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The Advent of Spring: Etta Marcus Gig Review

To celebrate the two-month anniversary of the release of her mini-album, Death of Summer, Etta Marcus played an intimate, middle-of-the-week set in an unorthodox venue in East London.

On Tuesday 26th March, The singer-songwriter had opted to perform at The Conservatory Archives, a plant shop in Lower Clapton which was filled to the brim with both large and small potted houseplants. This made for a unique performance as stages and stage lighting aren't a typical part of the set-up of nurseries. Instead, Marcus just stood behind a microphone in front of a small crowd of only around thirty people, in a corner of the shop; surrounded by green leaves and two guitars on stands beside her. The large windows behind her were clouded with condensation; the raindrops and the blur of the red light of passing buses and cars throughout the set added to the atmosphere.

Etta Marcus maintains a similar theme to her album with the name of this one-off performance, calling it The Advent of Spring. Although, ironically, when I had arrived I was soaking wet and freezing as it had rained all day, with no sign of spring to be found.

Upon arrival we were given a rose, a drink of our choice (I had opted for Blueberry Kombucha, though there was an apple version, or Diet Coke if you so desired), a poster commemorating the show and a zine that resembled a funeral service program. It included the lyrics to all of her songs from the mini-album and various photographs of her playing them. There was an obvious funeral motif, a nod to the name of her album, but the environment held no resemblance to a funeral at all; the plants in every nook and cranny brightened the venue and the fans at the front of the room eagerly engaged with each song and story that she told, excited to have been able to grab a ticket.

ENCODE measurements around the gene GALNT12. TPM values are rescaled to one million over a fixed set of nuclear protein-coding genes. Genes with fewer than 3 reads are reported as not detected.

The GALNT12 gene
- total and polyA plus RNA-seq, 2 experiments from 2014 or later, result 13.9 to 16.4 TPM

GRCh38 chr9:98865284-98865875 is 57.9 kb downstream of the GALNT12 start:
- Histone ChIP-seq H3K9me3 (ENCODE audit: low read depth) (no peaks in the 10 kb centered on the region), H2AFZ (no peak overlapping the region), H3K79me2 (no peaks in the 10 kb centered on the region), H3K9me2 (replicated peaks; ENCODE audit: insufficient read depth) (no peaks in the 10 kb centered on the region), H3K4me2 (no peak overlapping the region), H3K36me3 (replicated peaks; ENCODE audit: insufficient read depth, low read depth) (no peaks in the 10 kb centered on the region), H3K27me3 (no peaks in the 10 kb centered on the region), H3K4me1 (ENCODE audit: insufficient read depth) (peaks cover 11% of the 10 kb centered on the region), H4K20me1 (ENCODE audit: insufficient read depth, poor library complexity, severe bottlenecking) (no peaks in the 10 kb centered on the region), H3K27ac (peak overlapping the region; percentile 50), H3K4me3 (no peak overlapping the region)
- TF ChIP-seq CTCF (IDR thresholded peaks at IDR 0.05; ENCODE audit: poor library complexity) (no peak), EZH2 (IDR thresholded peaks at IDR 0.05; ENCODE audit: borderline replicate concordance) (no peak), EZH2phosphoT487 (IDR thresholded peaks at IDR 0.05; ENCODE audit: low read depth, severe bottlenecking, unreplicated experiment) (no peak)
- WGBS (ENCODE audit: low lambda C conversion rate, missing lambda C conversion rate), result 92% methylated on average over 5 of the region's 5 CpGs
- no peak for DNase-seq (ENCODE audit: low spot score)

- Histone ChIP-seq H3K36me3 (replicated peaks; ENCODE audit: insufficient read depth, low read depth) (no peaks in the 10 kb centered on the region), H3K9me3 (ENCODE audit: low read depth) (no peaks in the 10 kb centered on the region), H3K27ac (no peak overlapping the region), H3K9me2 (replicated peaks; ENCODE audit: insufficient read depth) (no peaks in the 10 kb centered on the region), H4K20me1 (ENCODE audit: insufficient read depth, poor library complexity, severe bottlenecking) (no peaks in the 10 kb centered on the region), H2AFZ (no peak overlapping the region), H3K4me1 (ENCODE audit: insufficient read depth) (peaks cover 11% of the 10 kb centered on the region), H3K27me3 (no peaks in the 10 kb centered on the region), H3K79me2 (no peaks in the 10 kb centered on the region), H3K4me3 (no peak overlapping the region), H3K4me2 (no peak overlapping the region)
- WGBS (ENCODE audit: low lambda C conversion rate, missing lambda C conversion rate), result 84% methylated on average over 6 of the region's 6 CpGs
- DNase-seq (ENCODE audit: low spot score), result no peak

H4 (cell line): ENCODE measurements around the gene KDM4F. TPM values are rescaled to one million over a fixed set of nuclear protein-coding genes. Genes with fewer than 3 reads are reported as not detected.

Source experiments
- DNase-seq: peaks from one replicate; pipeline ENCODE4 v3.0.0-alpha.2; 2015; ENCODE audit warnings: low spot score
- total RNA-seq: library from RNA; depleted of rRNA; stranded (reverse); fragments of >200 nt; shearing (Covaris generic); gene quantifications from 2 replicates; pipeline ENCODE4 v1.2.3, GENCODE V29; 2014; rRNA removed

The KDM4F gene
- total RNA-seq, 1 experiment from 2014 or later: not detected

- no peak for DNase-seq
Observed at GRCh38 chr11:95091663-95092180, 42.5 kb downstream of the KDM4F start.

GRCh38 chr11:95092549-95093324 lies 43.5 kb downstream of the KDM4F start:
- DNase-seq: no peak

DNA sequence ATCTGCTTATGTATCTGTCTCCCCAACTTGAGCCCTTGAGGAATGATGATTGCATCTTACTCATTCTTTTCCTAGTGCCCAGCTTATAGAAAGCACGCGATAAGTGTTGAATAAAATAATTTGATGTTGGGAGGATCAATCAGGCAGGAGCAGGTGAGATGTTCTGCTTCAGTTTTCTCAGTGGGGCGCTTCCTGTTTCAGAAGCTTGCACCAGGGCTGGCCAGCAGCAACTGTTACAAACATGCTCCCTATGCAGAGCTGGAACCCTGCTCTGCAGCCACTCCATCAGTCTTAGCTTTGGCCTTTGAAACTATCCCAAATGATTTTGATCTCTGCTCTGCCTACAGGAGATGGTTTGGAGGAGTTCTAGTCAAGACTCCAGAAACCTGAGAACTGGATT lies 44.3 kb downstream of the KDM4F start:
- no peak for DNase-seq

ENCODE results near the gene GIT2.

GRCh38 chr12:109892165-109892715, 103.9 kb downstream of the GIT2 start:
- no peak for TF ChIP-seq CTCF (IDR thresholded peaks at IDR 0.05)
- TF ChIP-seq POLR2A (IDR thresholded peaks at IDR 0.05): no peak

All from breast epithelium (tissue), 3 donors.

The acoustic set began with a slower rendition of ‘Theatre’, Marcus’ most popular song which has over two million listens on Spotify. Having only the acoustic guitar and her voice to hand in this version of the song, it allowed her powerful, emotional lyrics to shine through, eloquently expressing a burning desire to be loved and how this can cause a person to do anything in order to receive it.

 In the other songs that she played – ‘Little Wing’, ‘Skin Parade’, ‘Lovesick Boys Pray’ – you can hear similarities to artists like Lana Del Rey and Phoebe Bridgers, in not only the introspective lyrics that explore themes of growing, womanhood and heartbreak, but also the beautifully haunting vocals. Marcus also played a cover of Mac Demarco’s song, ‘My Kind of Woman’, and put her own fresh twist on it, turning it into a hazy and desperate sad song rather than the more fast-paced, upbeat sound that the original has.

She also played some one of her older songs, ‘Salt Lake City’, from her first EP. When introducing this song, she revealed that she wrote it alongside Matt Maltese and explained the song writing process with it; stating that ‘song writing is a funny thing.’ Marcus told the audience that they had decided it would make a good song title but had no other knowledge about where it was or what it meant. They wrote the lyrics around the name, turning it into a song about an attempt to make a relationship work by moving somewhere else; this somewhere being Salt Lake City, a city famous for its Mormon inhabitants. 

Marcus ended the forty-minute set with her song, ‘Fruitflies’, which, she told the audience, is a song inspired by the monologue in Phoebe Waller-Bridge’s Fleabag about women having pain built in and her own experiences with that as a woman. The soft vocals and metaphorical lyrics about the discomfort of womanhood makes this song, in my opinion, one of the most striking on her album, and has a resemblance to Mitski’s sound.

Whilst on the make-shift stage, Etta Marcus urged fans to celebrate the two-month anniversary of her mini-album with her by playing it whilst they “lie in bed, rot a little bit, cry a little bit and light a candle.” So, if you’re looking for a fresh new artist with sorrowful songs that will make you ache to add to your sad-girl, late-night playlist, make sure to give Etta Marcus a listen. 

Edited by Lucy Blackmur, Music Editor


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